Telcos Need to Rethink Customer Service for Generation Y

by Jeff Wiener on September 11, 2015

For years I’ve committed myself and my company to providing the best customer service possible, always pursuing unsurpassed customer satisfaction for all of Digitcom’s clients. By promising guaranteed prompt service (no waiting on the phone for hours) and providing industry leading response times, I’ve spared no expense in creating an environment where the customer comes first.

Granted I still have a great deal to learn, as both Digitcom and customer expectations of our company continue to grow and evolve, but I’ve always felt that in an increasingly digital world, the human touch is something that will never go out of style in customer service. But it turns out my ideas of what exceptional customer service means might be fading into the past, replaced by new ways of engaging and supporting the next generation of clients.

With in mind, Digitcom now stands on the cusp of a radical paradigm shift in customer service, one that will undoubtedly soon force me (and everyone else) to rethink my approach to customer satisfaction. It’s customer service for Generation Y, and it’s such a significant departure from everything I’ve always thought…well it’s going to take some getting used to.

Now there’s no question that the customer needs of each generation are different, thus I have no shame in admitting that when looking toward the forthcoming service needs of the Millennial generation, it all seems foreign and confusing…and I used to think I was so with it.

For those not familiar with the UK telecom market, Giffgaff is a perfect example of what the future of Generation Y customer service will look like. Giffgaff is a MVNO that operates on the O2 UK wireless network, a no-frills, low-cost brand owned by Telefonica. What’s unique about this no-frills subsidiary is that it’s uniquely positioned as a Millennial-friendly company, and I can’t stress that enough.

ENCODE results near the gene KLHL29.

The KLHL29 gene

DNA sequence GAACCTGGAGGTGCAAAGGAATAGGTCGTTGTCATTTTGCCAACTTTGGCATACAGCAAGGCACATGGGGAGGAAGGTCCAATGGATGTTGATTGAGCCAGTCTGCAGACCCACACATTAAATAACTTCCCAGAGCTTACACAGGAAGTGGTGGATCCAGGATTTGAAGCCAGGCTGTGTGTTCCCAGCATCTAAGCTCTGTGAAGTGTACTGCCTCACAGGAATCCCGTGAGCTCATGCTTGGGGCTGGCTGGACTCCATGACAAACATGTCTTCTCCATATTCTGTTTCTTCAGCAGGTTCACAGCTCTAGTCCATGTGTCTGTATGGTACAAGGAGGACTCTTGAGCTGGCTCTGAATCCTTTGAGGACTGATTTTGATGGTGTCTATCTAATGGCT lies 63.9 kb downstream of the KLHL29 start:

You see, for the most part Generation Y considers itself to be exceptionally tech savvy, so if a problem arises Millennials, without generalizing too much, figure they already know more than tech support anyway, thus if they can’t figure it out themselves they are more likely to find answers through social networking or their online community.

In response, Giffgaff has abandoned all traditional forms of customer service, and in fact has no service phone lines available at all. Complaints, questions, and problems are exclusively managed by agents via an online message board, thus responses aren’t immediate (resolution can take up to 24 hours). In addition to the experts, though, community members are actively encouraged to participate in the resolution process as well, helping others solve problems if they happen to have the answer. It’s a social approach to customer service, and it’s the wave of the future.

Now I’ll admit my first response to all this is that this might work on a small scale, with local MVNOs or the like, but there’s no way this will replace traditional customer service. I mean, I think this sort of approach to customer service would drive me crazy if I were the customer. But that’s the point, it’s not for me, and it’s not for my parent’s generation, this is for a select group of people, Generation Y, and kudos to those smaller mobile operators for finding ways to deliver the right product/service to the right customer.

All that to say, for any company to deliver effective customer service the key will need to be a diversified approach. Sure it’s great Digitcom guarantees your call will be answered in two rings, but what if phones aren’t for you? It’s why we provide a number of different communication channels, and it’s a lesson telcos are quickly learning, many offering segmented brands that focus on particular demographics. Soon, however, we’ll all need to rethink our approach to customer service, realizing that Millennials are their own unique generation, and what worked for our parents and what worked for us may not work for them.

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